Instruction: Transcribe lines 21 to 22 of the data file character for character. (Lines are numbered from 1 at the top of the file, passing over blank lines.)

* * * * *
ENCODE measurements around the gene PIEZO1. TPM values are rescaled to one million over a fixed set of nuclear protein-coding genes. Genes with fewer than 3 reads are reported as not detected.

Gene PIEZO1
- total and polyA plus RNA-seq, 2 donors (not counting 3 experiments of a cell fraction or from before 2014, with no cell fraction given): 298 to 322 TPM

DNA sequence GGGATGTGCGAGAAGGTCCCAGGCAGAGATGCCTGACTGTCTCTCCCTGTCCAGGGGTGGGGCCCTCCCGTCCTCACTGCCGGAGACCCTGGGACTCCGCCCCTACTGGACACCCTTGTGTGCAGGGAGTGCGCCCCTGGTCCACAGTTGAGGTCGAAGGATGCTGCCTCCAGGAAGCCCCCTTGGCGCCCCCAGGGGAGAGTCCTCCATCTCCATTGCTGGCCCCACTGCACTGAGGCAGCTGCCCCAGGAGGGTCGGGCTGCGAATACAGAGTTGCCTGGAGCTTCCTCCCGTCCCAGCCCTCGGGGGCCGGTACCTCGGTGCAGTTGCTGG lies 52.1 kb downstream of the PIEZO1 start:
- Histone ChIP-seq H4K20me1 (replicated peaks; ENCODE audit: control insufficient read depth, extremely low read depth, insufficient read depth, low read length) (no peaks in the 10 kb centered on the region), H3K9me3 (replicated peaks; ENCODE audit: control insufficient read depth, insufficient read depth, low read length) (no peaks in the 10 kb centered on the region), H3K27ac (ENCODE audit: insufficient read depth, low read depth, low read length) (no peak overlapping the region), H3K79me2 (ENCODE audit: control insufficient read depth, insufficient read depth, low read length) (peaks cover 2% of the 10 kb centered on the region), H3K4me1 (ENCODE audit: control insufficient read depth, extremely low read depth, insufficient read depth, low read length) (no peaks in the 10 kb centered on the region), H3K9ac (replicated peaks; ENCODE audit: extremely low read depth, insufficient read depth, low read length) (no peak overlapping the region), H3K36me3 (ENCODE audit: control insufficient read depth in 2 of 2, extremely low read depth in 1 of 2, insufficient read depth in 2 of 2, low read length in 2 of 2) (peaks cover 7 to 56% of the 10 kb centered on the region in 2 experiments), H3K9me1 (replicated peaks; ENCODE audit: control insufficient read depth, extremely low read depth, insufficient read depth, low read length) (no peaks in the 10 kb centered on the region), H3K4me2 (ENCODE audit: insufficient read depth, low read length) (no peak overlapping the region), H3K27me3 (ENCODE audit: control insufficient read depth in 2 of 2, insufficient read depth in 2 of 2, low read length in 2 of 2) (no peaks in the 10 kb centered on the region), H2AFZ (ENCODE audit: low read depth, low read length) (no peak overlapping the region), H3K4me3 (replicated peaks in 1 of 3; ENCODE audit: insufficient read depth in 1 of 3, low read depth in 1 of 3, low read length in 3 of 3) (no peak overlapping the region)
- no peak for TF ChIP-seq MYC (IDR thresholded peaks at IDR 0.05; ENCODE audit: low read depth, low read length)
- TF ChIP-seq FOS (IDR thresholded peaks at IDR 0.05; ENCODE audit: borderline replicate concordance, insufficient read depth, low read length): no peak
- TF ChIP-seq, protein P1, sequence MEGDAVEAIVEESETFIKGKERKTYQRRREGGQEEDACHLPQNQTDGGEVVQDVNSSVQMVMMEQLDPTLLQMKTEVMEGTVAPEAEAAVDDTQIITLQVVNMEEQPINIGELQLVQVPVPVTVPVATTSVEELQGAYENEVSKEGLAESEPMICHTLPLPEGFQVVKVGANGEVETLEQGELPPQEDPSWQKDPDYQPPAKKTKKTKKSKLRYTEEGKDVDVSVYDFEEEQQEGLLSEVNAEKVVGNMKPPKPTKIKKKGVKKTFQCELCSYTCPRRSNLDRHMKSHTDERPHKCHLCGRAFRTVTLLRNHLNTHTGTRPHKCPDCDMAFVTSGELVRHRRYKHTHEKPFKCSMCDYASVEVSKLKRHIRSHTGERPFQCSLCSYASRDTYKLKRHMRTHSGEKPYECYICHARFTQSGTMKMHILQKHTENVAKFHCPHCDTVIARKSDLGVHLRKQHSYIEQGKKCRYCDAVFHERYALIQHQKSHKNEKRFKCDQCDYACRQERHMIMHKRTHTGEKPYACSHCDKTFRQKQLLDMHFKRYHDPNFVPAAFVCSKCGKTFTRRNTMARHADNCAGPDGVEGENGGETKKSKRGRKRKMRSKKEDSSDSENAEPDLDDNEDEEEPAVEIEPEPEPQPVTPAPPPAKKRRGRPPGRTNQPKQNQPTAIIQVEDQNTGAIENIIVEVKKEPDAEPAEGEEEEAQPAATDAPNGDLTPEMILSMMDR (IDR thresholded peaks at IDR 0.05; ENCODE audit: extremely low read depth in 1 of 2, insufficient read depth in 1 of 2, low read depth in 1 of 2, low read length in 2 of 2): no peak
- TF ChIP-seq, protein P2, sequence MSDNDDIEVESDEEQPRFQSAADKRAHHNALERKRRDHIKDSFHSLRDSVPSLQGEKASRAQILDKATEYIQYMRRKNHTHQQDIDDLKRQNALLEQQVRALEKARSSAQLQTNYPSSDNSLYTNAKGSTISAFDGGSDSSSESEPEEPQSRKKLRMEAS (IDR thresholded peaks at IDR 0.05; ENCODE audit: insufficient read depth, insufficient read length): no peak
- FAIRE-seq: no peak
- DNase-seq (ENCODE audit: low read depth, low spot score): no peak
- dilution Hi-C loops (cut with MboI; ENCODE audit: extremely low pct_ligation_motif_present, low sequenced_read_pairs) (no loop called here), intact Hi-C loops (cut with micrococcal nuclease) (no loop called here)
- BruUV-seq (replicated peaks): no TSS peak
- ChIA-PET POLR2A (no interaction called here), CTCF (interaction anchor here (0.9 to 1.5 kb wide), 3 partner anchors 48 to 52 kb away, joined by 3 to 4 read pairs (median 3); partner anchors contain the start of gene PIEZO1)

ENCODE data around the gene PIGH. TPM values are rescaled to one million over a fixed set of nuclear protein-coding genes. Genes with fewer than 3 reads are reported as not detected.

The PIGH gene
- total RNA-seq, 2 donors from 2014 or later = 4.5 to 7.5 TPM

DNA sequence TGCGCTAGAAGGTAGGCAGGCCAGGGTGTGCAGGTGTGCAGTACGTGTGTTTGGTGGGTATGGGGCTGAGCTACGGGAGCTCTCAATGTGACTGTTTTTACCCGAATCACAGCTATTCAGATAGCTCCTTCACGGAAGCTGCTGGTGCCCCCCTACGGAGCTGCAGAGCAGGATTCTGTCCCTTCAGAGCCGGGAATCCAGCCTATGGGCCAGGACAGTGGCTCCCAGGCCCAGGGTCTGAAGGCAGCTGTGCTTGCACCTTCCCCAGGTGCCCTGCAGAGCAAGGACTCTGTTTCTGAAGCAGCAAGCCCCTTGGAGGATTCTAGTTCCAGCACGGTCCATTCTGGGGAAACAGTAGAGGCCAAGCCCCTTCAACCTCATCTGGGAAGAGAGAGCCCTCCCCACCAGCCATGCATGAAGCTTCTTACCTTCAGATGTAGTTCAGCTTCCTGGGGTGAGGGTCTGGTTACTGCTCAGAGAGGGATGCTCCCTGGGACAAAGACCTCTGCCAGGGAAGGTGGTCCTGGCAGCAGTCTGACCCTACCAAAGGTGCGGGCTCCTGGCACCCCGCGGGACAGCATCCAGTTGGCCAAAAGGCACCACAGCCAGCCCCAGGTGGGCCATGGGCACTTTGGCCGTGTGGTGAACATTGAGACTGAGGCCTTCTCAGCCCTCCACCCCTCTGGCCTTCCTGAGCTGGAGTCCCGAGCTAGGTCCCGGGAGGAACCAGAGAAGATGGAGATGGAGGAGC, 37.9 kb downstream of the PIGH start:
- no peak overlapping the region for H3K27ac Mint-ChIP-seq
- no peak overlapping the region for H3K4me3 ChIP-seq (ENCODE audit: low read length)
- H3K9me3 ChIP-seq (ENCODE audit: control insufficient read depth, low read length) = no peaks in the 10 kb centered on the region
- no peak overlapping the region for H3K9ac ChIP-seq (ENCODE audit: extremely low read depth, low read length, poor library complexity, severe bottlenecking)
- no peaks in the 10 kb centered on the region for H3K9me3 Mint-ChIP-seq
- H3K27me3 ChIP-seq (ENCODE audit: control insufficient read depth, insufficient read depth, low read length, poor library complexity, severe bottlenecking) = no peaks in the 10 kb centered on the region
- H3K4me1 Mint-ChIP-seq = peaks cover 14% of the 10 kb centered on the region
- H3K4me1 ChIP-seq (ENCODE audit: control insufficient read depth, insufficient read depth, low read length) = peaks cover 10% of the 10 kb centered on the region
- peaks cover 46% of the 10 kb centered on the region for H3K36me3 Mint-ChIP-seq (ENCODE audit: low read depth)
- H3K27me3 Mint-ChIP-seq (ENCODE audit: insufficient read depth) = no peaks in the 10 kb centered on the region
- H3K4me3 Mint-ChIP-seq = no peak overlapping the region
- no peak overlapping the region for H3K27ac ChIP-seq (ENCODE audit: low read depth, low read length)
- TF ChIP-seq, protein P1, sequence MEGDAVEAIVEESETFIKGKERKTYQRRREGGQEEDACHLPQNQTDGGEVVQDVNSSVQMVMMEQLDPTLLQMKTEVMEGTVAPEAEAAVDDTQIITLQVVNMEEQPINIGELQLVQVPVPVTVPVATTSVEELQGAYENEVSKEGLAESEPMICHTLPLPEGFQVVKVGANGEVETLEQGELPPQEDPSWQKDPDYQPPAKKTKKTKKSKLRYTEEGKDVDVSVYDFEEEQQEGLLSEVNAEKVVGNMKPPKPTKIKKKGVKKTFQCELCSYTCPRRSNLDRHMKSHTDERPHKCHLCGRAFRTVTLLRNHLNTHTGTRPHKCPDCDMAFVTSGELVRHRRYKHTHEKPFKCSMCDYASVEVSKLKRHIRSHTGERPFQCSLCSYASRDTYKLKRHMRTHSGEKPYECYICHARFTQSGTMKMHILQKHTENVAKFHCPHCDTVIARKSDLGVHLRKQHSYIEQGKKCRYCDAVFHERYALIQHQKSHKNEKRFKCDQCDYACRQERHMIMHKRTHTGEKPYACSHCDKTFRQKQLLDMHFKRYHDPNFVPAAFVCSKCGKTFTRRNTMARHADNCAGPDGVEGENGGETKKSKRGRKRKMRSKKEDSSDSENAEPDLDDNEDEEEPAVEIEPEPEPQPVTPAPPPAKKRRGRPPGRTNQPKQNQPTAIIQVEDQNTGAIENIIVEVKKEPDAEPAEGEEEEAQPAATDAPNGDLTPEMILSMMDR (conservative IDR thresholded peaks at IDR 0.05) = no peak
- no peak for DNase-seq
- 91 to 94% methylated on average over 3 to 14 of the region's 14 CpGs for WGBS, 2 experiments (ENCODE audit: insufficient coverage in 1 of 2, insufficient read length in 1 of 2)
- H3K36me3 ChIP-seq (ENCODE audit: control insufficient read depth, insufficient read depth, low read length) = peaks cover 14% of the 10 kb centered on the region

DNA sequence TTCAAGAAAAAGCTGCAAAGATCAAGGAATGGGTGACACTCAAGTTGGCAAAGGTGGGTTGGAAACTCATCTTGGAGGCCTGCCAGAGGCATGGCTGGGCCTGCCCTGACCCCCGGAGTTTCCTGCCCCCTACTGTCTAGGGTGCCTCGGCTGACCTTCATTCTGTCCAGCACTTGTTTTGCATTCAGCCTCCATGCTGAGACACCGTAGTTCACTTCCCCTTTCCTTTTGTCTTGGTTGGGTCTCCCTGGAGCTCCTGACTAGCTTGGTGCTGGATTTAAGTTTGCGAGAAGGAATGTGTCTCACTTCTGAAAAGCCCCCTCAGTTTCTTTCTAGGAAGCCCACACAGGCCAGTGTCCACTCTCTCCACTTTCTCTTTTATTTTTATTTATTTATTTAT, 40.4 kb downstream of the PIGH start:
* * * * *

- H3K9me3 ChIP-seq (ENCODE audit: control insufficient read depth, low read length) = no peaks in the 10 kb centered on the region
- no peak overlapping the region for H3K9ac ChIP-seq (ENCODE audit: extremely low read depth, low read length, poor library complexity, severe bottlenecking)